• Unofficial FR-S Test Drive

    FR-S unofficial test drive

    I had the opportunity to drive the brand spanking new FR-S for some prep work for our June 3 Test 'n Tune / FR-S Launch Event. Just wanted to share my impressions thus far. First though, let's put my opinions in context.

    This is my opinion of the car, not representing the club's views in any way.



    I come from driving 6+ cylinder cars and have a 4-door fetish (i do race Fabrice's miata and have no complaints ). The car had 38kms on it so I did not push it hard, yes it was THAT new). I had an automatic transmission car (ok, don't laugh or hide your disappointment too hard now).

    There's lots of praise out there for the car about it's track abilities etc, this is an average guy with a practical point of view, driving the car around town, writing an amateur review. Flamesuit on!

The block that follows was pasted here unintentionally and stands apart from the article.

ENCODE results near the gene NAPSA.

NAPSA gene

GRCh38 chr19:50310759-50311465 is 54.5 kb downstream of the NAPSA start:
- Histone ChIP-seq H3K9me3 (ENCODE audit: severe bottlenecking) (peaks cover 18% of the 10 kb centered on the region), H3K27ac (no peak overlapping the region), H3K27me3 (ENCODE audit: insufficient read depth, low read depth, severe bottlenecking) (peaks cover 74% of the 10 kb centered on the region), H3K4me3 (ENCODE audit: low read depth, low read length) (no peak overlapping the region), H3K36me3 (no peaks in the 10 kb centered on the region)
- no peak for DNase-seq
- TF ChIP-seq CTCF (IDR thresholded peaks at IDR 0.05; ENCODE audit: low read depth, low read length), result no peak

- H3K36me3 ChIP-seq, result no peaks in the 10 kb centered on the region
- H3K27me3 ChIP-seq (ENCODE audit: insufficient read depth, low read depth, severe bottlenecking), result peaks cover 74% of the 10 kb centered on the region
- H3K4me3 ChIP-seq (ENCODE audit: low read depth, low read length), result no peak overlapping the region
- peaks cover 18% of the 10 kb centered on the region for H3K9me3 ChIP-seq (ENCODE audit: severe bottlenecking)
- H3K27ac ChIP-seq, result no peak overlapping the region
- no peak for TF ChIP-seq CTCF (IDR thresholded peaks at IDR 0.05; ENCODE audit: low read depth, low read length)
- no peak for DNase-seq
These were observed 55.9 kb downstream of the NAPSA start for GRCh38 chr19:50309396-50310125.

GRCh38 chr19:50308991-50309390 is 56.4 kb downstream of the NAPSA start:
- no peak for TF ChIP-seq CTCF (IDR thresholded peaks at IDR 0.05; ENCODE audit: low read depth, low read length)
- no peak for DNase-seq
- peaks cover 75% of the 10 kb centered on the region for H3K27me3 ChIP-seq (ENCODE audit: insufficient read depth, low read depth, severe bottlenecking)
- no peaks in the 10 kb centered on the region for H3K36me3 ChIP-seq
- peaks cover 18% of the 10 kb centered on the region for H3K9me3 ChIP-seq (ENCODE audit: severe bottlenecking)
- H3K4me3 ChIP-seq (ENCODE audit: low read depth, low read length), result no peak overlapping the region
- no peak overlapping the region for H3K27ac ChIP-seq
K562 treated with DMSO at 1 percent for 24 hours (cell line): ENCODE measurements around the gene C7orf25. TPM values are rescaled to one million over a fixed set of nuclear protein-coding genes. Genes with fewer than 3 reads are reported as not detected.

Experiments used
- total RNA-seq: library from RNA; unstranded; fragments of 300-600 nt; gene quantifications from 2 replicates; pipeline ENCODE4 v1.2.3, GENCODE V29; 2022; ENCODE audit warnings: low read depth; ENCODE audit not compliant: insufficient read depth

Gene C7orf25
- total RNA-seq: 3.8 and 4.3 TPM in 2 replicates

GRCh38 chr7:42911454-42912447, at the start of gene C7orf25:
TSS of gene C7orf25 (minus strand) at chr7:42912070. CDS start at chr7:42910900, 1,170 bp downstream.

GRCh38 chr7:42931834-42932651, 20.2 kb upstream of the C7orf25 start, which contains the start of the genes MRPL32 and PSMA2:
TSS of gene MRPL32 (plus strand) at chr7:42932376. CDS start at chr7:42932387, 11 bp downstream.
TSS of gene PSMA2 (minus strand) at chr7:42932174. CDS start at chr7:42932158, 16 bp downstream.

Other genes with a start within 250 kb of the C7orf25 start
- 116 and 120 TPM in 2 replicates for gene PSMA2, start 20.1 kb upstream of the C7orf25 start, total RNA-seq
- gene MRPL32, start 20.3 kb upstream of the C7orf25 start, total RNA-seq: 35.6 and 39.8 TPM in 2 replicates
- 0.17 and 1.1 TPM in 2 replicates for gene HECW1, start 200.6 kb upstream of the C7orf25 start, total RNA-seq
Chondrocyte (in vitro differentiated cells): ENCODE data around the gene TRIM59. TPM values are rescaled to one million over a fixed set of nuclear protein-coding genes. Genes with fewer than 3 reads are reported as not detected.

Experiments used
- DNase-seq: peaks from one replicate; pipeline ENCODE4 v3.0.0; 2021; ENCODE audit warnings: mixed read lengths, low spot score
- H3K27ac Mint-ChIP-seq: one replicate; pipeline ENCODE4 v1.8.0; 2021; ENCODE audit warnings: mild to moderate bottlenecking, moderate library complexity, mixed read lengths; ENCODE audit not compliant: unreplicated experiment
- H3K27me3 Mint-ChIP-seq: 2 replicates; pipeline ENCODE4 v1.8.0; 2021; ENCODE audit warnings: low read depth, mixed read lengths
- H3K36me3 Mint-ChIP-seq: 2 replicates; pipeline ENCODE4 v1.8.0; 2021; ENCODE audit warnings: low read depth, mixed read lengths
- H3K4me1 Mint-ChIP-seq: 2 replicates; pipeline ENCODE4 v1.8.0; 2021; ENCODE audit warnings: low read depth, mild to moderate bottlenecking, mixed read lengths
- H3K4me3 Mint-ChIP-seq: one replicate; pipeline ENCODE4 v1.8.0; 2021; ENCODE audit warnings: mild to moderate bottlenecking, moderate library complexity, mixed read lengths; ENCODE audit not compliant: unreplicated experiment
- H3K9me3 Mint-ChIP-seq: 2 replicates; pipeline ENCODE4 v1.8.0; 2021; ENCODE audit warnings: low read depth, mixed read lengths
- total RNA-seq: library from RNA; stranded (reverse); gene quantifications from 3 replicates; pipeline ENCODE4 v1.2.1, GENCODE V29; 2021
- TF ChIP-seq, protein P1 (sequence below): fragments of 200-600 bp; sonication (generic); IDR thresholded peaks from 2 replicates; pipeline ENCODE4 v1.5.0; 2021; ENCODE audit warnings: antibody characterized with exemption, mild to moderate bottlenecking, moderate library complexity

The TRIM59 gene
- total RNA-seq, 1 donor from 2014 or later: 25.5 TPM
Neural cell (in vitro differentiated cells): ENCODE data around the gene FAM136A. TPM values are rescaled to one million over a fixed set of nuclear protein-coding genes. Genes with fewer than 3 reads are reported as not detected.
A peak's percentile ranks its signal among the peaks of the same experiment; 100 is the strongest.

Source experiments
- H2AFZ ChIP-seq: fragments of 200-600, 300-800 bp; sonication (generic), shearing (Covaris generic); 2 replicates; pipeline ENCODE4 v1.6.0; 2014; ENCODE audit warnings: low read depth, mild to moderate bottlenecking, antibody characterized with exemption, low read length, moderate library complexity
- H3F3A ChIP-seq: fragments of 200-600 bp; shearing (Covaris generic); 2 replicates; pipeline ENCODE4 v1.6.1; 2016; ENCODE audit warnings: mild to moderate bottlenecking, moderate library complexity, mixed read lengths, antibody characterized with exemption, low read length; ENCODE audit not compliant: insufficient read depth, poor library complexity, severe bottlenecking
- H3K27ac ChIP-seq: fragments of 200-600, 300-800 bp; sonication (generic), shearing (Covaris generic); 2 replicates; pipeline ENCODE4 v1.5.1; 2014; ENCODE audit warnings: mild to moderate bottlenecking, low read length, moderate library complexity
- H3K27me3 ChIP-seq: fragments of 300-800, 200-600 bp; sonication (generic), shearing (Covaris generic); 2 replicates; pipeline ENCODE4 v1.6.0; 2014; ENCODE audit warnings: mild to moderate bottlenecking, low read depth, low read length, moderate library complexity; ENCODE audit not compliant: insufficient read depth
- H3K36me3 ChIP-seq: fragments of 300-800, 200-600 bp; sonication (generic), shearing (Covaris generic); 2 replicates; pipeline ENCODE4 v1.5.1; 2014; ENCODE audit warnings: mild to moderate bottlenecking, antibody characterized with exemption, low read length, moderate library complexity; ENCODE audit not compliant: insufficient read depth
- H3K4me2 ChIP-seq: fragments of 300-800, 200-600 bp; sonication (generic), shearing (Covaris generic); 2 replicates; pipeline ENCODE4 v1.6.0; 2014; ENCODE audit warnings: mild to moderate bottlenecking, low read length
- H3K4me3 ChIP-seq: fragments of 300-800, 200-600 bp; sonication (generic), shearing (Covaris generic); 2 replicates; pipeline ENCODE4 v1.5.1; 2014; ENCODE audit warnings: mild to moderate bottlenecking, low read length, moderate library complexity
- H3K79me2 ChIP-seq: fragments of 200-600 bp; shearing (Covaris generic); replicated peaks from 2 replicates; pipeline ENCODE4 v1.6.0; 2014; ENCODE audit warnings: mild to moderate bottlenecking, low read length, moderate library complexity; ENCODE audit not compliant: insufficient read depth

I wrote all the soft stuff first (looks, interior, storage) and realized, no one is going to care, VCMC forum is only interested in one thing: HOW DOES IT DRIVE?!?!?!

    The Drive
    The feel of the car can be described by 3 words in my mind: Tight, poised and Agile

    The car feels tightly put together, no squeaks or rattles, then again, you do hear the engine and road noise as befitting of a purist sports car of this car's nature. The steering is direct and quick reacting. I can twitch the wheel back and forth roughly 1/2 inch and the car will move almost instantly. The steering is nicely weighted, and communicates the road to you very well, that being said, it had a minor distant feeling to it. Contrary statements I'll admit, but that's what I felt, direct but a little numb. It could have been the Prius tires that the car comes with.